Another major advance is a cementless knee replacement in which cement is no longer needed to attach the implant to the bone. This new prosthesis, implanted with robotic-assisted surgery, should also extend the longevity of a knee replacement, according to Dr. Westrich. “The combination of these two major technological advances has dramatically changed the way I do knee replacements.”

In a standard knee replacement, the components of the implant are secured in the joint using bone cement. It’s a tried and true technique that has worked well for decades. But eventually, over time, the cement starts to loosen from the bone and/or the prosthesis. “With the new cementless prosthesis, the components are press fit into place for ‘biologic fixation,’ which basically means that the bone will grow into the implant,” Dr. Westrich explains. “With biologic fixation, many joint replacement specialists believe that loosening over time could be less likely.”

A joint replacement registry at HSS will keep up with patients for years after their surgery to evaluate outcomes, including how long the implant will last.  

About HSS | Hospital for Special Surgery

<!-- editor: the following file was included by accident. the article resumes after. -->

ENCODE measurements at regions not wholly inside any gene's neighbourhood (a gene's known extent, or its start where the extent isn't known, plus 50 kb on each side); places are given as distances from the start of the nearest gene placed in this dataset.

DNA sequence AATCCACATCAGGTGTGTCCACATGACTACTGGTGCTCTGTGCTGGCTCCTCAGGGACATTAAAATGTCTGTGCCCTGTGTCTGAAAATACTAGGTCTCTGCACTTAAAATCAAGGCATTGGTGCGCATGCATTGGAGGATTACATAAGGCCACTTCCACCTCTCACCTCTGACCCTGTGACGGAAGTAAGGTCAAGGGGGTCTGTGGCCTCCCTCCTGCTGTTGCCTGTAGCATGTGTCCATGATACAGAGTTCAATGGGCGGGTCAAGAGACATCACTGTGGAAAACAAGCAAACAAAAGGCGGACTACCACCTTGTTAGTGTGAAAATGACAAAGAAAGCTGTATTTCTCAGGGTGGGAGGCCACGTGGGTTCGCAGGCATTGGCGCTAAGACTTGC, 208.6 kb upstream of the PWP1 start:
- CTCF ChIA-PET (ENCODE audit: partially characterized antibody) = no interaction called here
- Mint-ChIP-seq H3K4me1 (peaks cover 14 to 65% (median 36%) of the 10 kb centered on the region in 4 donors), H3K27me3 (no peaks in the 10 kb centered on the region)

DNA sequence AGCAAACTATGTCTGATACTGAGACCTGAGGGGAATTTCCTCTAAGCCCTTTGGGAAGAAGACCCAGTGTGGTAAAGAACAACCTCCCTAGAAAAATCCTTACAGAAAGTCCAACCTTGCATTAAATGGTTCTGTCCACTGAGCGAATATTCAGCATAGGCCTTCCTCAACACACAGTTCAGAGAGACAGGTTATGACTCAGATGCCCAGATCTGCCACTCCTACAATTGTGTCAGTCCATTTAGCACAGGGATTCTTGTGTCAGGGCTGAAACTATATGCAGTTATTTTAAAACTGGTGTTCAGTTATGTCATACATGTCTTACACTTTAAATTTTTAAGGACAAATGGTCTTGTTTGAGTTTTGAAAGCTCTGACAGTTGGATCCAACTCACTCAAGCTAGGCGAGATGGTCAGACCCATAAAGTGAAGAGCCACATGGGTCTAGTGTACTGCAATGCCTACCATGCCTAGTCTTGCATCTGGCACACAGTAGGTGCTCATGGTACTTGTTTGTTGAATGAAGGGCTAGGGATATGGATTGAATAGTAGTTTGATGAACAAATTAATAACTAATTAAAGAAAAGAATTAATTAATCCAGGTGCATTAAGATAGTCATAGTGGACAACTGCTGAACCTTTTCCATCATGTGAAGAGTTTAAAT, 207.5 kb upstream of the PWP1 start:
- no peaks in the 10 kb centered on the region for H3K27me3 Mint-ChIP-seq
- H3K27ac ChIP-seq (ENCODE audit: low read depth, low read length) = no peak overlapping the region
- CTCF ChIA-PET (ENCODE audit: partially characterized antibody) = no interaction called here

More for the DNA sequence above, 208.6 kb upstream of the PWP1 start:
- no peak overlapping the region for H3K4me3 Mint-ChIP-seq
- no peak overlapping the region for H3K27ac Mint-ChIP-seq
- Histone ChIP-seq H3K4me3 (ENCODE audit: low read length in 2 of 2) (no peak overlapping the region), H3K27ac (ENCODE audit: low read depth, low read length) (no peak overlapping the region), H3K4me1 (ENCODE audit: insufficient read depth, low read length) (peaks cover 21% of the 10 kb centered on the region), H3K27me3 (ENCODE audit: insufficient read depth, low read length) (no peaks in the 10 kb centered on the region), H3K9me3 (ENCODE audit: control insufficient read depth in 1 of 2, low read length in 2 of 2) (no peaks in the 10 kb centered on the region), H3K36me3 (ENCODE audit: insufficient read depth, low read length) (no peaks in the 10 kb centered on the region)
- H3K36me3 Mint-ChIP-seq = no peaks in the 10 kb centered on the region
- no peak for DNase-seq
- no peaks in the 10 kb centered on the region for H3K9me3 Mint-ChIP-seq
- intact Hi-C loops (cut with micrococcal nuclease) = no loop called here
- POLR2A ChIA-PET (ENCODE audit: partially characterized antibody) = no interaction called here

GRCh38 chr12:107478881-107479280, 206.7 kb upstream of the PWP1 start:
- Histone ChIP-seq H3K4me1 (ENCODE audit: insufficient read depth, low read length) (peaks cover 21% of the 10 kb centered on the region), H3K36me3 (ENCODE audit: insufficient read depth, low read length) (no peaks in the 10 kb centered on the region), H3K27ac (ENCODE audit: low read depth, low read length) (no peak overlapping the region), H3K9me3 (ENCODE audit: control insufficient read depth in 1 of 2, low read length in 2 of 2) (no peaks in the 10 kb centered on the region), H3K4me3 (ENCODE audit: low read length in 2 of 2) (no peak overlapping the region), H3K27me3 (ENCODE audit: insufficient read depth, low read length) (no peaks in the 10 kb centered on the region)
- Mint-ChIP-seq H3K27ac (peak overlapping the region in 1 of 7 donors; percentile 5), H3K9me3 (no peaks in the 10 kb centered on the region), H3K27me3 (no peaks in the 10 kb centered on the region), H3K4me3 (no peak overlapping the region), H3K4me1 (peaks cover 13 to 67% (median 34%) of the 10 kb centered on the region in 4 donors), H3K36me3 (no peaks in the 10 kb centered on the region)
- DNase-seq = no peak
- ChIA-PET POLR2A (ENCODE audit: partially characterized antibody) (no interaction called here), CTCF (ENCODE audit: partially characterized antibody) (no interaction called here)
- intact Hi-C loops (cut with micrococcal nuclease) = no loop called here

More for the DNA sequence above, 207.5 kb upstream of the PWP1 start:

HSS is the world’s leading academic medical center focused on musculoskeletal health. At its core is Hospital for Special Surgery, nationally ranked No. 1 in orthopedics (for the tenth consecutive year), No. 3 in rheumatology by U.S. News & World Report (2019-2020), and named a leader in pediatric orthopedics by U.S. News & World Report “Best Children’s Hospitals” list (2019-2020). Founded in 1863, the Hospital has one of the lowest infection rates in the country and was the first in New York State to receive Magnet Recognition for Excellence in Nursing Service from the American Nurses Credentialing Center four consecutive times. The global standard total knee replacement was developed at HSS in 1969. An affiliate of Weill Cornell Medical College, HSS has a main campus in New York City and facilities in New Jersey, Connecticut and in the Long Island and Westchester County regions of New York State. In addition, HSS will be opening a new facility in Florida in early 2020. In 2018, HSS provided care to 139,000 patients and performed more than 32,000 surgical procedures, and people from all 50 U.S. states and 80 countries travelled to receive care at HSS. There were more than 37,000 pediatric visits to the HSS Lerner Children’s Pavilion for treatment by a team of interdisciplinary experts. In addition to patient care, HSS leads the field in research, innovation and education. The HSS Research Institute comprises 20 laboratories and 300 staff members focused on leading the advancement of musculoskeletal health through prevention of degeneration, tissue repair and tissue regeneration. The HSS Global Innovation Institute was formed in 2016 to realize the potential of new drugs, therapeutics and devices. The HSS Education Institute is the world’s leading provider of education on musculoskeletal health, with its online learning platform offering more than 600 courses to more than 21,000 medical professional members worldwide. Through HSS Global Ventures, the institution is collaborating with medical centers and other organizations to advance the quality and value of musculoskeletal care and to make world-class HSS care more widely accessible nationally and internationally. www.hss.edu.